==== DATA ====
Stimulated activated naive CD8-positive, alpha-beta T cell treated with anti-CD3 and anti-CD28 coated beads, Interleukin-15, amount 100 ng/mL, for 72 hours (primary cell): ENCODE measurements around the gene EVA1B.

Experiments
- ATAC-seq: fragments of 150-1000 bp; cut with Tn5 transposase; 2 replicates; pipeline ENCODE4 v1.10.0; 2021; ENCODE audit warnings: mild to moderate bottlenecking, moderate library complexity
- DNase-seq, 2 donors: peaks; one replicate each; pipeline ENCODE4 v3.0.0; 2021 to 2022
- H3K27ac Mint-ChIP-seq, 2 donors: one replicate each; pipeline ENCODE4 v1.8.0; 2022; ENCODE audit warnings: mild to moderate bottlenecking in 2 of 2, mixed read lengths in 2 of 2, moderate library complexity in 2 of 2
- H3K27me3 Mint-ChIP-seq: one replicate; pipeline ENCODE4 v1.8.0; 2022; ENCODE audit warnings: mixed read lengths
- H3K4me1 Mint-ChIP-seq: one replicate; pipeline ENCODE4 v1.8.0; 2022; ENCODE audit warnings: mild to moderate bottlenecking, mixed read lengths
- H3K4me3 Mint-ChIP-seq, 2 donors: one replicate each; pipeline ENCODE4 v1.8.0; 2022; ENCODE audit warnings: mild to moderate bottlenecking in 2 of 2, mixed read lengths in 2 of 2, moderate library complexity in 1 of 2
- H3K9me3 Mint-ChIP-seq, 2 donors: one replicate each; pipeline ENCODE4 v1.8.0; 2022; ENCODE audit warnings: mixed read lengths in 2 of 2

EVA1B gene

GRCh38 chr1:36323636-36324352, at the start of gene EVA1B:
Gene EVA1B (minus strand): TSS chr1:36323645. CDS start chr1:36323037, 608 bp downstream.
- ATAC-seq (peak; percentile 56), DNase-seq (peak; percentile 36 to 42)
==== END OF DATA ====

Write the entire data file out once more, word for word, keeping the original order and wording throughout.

Stimulated activated naive CD8-positive, alpha-beta T cell treated with anti-CD3 and anti-CD28 coated beads, Interleukin-15, amount 100 ng/mL, for 72 hours (primary cell): ENCODE measurements around the gene EVA1B.

Experiments
- ATAC-seq: fragments of 150-1000 bp; cut with Tn5 transposase; 2 replicates; pipeline ENCODE4 v1.10.0; 2021; ENCODE audit warnings: mild to moderate bottlenecking, moderate library complexity
- DNase-seq, 2 donors: peaks; one replicate each; pipeline ENCODE4 v3.0.0; 2021 to 2022
- H3K27ac Mint-ChIP-seq, 2 donors: one replicate each; pipeline ENCODE4 v1.8.0; 2022; ENCODE audit warnings: mild to moderate bottlenecking in 2 of 2, mixed read lengths in 2 of 2, moderate library complexity in 2 of 2
- H3K27me3 Mint-ChIP-seq: one replicate; pipeline ENCODE4 v1.8.0; 2022; ENCODE audit warnings: mixed read lengths
- H3K4me1 Mint-ChIP-seq: one replicate; pipeline ENCODE4 v1.8.0; 2022; ENCODE audit warnings: mild to moderate bottlenecking, mixed read lengths
- H3K4me3 Mint-ChIP-seq, 2 donors: one replicate each; pipeline ENCODE4 v1.8.0; 2022; ENCODE audit warnings: mild to moderate bottlenecking in 2 of 2, mixed read lengths in 2 of 2, moderate library complexity in 1 of 2
- H3K9me3 Mint-ChIP-seq, 2 donors: one replicate each; pipeline ENCODE4 v1.8.0; 2022; ENCODE audit warnings: mixed read lengths in 2 of 2

EVA1B gene

GRCh38 chr1:36323636-36324352, at the start of gene EVA1B:
Gene EVA1B (minus strand): TSS chr1:36323645. CDS start chr1:36323037, 608 bp downstream.
- ATAC-seq (peak; percentile 56), DNase-seq (peak; percentile 36 to 42)